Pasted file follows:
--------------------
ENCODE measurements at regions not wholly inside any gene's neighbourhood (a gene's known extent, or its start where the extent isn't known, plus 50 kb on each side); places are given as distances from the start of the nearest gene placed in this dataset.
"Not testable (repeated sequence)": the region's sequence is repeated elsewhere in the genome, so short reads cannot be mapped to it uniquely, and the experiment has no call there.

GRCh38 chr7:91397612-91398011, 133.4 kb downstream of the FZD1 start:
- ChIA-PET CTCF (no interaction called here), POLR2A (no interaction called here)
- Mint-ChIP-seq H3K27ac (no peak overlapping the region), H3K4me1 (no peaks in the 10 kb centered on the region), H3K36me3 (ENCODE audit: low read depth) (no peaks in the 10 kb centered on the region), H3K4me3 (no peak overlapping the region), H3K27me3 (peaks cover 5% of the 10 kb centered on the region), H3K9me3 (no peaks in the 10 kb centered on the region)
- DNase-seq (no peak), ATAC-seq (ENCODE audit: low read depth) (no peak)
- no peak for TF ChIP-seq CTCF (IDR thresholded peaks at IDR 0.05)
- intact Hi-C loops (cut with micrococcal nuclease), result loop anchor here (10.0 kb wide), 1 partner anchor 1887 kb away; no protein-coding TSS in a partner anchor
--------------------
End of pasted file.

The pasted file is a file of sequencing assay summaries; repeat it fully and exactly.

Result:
ENCODE measurements at regions not wholly inside any gene's neighbourhood (a gene's known extent, or its start where the extent isn't known, plus 50 kb on each side); places are given as distances from the start of the nearest gene placed in this dataset.
"Not testable (repeated sequence)": the region's sequence is repeated elsewhere in the genome, so short reads cannot be mapped to it uniquely, and the experiment has no call there.

GRCh38 chr7:91397612-91398011, 133.4 kb downstream of the FZD1 start:
- ChIA-PET CTCF (no interaction called here), POLR2A (no interaction called here)
- Mint-ChIP-seq H3K27ac (no peak overlapping the region), H3K4me1 (no peaks in the 10 kb centered on the region), H3K36me3 (ENCODE audit: low read depth) (no peaks in the 10 kb centered on the region), H3K4me3 (no peak overlapping the region), H3K27me3 (peaks cover 5% of the 10 kb centered on the region), H3K9me3 (no peaks in the 10 kb centered on the region)
- DNase-seq (no peak), ATAC-seq (ENCODE audit: low read depth) (no peak)
- no peak for TF ChIP-seq CTCF (IDR thresholded peaks at IDR 0.05)
- intact Hi-C loops (cut with micrococcal nuclease), result loop anchor here (10.0 kb wide), 1 partner anchor 1887 kb away; no protein-coding TSS in a partner anchor